Dialing up the crazy

A friend put the following graphic on his Facebook page.

Reality impaired, as expected

There’s as much nonsense there as might be expected considering the source.  But it’s worth looking at a few things point by point to better understand how the Tea Party views itself, as well as their misunderstanding both of the Occupy movement, as well as economics and government in general.

Let’s start with the first line.  It says, “Government collusion with special interests is an OUTRAGE!”  Screaming capitals in the original.  This is nonsense.  In the vernacular “special interest” means “any group to which I do not personally belong.”  Americans have the right to assemble, the right to speak, and the right to petition their government.  If a group of people with a common interest choose to pool their resources to advocate more effectively they are within their rights to do so.

We run into trouble in two places.  1) transparency.  If you lobby in the public arena you should expect your involvement to be public knowledge.  Unfortunately federal disclosure laws have been neutered recently though many states still have fairly rigorous requirements.  2) Limitations on direct contributions.  The infamous Citizens United case against contribution limits has blown the doors off the bank and the money will be rolling in, often without adequate disclosure. I agree it’s a bad thing but Tea Party antipathy is puzzling – their buddies Thomas and Scalia delivered precisely what the Tea Party’s corporate patrons have been seeking.   Unfortunately it will probably take a constitutional amendment to fix this given the state of affairs.

Next line, “Government shouldn’t give special treatment to favored business.”  Well, it’s a catchy line but I don’t see any reason to believe either the right or the left actually believes this.  Neither side governs that way, American business is always protected and always favored.

Then, we find “The Bailouts were WRONG,” again with screaming caps.  There is much to be criticized in how governments the world over have responded to the financial crisis.  But if government intervention was wrong, does that mean allowing the unnecessary collapse of the world economy was right?  This is the same logic by which children are left to die of cancer rather than seeking medical treatment, and is not to be taken seriously.  The problem is not that government acted, but that it didn’t tie enough strings.  We STILL have financial organizations which are too big to fail.  We have yet to see any prosecutions for the outright fraud that dominated the financial sector for years.  THAT is why people are upset.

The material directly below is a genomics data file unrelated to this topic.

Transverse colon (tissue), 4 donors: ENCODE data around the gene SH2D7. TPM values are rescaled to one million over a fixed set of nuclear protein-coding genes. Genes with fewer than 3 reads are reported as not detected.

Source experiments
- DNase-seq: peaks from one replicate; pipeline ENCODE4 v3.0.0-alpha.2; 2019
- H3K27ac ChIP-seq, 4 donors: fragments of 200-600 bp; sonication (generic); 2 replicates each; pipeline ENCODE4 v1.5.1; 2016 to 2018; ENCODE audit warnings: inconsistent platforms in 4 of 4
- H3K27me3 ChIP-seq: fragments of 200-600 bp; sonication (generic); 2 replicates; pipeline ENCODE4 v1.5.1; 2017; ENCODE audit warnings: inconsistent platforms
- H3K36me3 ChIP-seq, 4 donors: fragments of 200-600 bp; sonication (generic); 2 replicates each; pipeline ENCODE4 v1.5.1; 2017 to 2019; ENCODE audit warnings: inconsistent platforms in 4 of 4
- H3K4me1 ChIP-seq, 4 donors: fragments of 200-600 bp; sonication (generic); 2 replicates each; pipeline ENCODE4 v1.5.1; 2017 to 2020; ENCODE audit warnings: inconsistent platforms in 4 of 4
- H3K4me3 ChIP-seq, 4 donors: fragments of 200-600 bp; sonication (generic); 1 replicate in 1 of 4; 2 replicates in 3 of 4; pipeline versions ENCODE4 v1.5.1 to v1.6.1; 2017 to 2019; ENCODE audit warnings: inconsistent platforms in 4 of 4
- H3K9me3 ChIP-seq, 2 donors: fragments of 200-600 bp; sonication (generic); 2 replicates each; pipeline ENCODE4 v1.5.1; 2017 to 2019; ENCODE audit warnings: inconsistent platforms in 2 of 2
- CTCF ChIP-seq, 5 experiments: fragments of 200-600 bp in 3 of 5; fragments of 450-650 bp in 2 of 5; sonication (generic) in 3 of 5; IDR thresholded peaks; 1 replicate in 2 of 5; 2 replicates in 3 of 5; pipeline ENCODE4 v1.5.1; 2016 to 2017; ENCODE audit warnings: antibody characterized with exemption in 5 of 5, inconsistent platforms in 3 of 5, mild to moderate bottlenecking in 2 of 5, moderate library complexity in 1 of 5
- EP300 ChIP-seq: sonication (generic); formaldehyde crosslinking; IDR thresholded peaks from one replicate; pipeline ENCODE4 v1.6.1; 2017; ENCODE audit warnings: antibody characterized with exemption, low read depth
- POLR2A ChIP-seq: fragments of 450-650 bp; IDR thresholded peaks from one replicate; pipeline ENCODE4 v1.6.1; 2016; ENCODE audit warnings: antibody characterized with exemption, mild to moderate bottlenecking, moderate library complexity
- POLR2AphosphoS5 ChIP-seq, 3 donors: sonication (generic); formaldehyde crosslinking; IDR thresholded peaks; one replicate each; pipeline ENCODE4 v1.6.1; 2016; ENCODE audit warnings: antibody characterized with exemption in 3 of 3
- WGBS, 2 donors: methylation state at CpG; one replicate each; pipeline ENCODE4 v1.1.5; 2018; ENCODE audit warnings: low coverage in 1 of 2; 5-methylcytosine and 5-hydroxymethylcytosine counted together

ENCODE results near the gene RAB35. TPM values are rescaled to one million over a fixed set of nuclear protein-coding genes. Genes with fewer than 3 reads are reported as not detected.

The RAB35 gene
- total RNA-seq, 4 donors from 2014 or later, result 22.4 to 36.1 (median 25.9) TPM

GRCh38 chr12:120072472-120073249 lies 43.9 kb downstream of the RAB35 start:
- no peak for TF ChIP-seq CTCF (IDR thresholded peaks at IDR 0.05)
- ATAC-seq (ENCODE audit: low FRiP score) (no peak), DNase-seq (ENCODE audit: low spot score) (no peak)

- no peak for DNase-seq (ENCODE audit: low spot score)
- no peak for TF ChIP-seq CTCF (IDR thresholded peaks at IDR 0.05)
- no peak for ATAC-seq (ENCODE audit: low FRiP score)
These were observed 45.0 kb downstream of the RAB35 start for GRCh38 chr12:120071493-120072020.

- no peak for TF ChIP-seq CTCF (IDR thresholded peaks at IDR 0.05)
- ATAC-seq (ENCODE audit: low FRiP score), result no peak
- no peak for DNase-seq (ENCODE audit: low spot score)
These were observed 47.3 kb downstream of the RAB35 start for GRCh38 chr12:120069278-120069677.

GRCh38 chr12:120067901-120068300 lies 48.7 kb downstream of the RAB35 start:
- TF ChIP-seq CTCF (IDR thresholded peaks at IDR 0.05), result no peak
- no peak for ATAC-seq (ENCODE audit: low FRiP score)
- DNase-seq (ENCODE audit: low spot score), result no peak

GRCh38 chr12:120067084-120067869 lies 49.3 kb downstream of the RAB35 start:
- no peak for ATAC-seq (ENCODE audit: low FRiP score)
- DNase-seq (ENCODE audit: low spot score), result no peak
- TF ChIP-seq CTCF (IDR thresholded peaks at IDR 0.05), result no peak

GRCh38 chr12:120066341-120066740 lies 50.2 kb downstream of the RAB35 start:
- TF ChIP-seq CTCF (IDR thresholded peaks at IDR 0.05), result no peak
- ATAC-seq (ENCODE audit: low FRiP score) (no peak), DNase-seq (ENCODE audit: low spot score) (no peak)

Now we have finished where these particular Tea Party types think the causes are in agreement.  First line of divergence is Break vs. Fix the system.  Again they err, both believe the system is broken.  Where they disagree is on the nature of the problem and the solutions.

Now on bailouts, supposedly the left says “we should be bailed out too” while the tea party says nobody should be bailed out.  The point Occupy makes here is the inherent unfairness in government focus – directly at Wall Street rather than Main Street and with policies that encourage concentration of wealth rather than growth of the middle class.  Meanwhile the Tea Party types want the government to keep their damned socialist hands off their medicare.